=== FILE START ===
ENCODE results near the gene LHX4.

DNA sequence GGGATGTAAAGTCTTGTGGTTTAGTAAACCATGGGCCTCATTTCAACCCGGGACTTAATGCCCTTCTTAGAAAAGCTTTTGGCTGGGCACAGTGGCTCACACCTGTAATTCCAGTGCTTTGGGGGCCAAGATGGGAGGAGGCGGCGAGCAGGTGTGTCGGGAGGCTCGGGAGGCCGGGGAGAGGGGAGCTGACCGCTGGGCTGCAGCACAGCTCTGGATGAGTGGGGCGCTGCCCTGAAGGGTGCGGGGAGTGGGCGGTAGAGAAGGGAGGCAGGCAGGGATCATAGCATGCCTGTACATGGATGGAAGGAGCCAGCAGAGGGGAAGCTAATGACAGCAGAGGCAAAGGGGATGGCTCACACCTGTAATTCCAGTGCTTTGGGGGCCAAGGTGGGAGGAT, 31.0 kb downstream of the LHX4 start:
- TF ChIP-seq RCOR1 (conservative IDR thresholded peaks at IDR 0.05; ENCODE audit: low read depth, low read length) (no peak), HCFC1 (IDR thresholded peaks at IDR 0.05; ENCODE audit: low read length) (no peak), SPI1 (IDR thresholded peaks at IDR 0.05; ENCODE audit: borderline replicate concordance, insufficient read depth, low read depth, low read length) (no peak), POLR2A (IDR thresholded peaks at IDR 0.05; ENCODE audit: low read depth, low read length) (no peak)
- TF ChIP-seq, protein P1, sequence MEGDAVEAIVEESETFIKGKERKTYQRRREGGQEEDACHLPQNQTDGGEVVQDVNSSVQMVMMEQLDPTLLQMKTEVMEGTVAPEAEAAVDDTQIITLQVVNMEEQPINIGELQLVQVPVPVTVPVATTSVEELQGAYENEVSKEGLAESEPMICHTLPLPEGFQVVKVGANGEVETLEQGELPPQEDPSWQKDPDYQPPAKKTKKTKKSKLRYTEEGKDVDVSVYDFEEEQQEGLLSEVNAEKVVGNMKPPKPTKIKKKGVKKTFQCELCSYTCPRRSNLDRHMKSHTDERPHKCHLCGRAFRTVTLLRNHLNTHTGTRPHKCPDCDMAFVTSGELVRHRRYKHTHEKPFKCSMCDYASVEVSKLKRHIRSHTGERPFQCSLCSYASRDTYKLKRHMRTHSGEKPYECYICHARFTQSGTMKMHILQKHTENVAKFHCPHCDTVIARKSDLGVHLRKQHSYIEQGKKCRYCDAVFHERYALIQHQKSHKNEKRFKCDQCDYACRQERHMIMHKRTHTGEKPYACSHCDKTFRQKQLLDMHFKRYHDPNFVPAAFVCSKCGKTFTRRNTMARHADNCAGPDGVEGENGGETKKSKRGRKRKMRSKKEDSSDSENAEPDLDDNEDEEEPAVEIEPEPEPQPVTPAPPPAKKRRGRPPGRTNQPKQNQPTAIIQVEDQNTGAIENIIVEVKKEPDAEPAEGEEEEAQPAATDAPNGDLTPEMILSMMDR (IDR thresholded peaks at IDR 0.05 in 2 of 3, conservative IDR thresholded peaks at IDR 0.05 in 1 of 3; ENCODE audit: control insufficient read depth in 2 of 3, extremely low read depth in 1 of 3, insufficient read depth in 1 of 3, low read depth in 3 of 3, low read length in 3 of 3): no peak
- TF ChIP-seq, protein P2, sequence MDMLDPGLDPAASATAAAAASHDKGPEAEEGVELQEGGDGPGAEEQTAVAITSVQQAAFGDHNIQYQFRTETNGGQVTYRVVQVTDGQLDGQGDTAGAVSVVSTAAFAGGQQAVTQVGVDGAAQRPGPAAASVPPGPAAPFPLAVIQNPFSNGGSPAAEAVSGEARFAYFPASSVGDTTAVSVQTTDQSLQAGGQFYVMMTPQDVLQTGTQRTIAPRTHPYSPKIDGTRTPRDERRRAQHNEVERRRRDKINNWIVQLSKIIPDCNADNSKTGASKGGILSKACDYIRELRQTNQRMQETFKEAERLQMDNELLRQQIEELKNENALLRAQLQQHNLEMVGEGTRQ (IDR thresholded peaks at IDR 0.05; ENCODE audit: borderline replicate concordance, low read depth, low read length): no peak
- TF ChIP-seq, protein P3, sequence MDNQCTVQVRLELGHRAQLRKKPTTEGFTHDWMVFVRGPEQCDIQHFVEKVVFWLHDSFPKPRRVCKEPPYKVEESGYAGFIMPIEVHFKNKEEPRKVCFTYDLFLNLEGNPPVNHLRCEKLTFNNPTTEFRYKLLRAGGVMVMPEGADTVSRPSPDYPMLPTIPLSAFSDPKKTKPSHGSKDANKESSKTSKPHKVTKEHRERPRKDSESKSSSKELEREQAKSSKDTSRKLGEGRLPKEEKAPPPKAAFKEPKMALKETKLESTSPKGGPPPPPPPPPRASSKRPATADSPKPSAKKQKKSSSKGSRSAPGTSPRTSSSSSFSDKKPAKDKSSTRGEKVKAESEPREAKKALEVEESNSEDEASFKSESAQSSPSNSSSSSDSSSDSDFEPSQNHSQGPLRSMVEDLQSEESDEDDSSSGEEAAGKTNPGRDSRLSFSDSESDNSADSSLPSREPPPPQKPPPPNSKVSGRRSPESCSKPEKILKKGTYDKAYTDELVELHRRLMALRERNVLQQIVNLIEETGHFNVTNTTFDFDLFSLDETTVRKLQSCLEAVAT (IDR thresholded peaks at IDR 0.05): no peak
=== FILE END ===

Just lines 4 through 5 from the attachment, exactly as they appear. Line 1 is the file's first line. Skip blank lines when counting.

- TF ChIP-seq, protein P1, sequence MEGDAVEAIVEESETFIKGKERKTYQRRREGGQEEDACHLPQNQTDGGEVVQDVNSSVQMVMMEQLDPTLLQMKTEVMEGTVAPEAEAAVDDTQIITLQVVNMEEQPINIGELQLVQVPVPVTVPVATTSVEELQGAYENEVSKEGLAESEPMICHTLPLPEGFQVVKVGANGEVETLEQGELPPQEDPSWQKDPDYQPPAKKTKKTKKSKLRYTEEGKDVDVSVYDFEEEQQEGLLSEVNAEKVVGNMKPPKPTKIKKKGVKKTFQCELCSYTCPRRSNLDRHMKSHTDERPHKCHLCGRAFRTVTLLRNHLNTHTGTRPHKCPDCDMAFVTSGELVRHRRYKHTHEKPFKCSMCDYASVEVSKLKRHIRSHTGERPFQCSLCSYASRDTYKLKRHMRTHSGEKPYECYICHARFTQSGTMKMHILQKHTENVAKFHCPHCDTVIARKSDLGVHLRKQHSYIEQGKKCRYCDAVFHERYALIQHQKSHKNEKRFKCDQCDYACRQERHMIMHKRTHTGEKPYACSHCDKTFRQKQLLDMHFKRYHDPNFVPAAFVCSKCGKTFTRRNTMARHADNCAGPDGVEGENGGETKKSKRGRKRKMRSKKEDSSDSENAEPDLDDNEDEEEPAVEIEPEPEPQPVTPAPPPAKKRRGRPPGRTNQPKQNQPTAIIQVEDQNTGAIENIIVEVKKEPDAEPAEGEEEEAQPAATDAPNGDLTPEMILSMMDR (IDR thresholded peaks at IDR 0.05 in 2 of 3, conservative IDR thresholded peaks at IDR 0.05 in 1 of 3; ENCODE audit: control insufficient read depth in 2 of 3, extremely low read depth in 1 of 3, insufficient read depth in 1 of 3, low read depth in 3 of 3, low read length in 3 of 3): no peak
- TF ChIP-seq, protein P2, sequence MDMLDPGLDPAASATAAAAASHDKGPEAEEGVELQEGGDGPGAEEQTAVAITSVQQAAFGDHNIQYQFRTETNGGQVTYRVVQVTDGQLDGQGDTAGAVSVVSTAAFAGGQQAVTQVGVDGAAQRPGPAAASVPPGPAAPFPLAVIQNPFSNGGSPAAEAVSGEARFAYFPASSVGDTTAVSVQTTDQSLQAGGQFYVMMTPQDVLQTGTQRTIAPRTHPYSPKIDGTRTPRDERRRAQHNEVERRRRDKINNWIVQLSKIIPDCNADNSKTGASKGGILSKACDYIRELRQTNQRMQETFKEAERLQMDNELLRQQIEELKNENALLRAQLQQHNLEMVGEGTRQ (IDR thresholded peaks at IDR 0.05; ENCODE audit: borderline replicate concordance, low read depth, low read length): no peak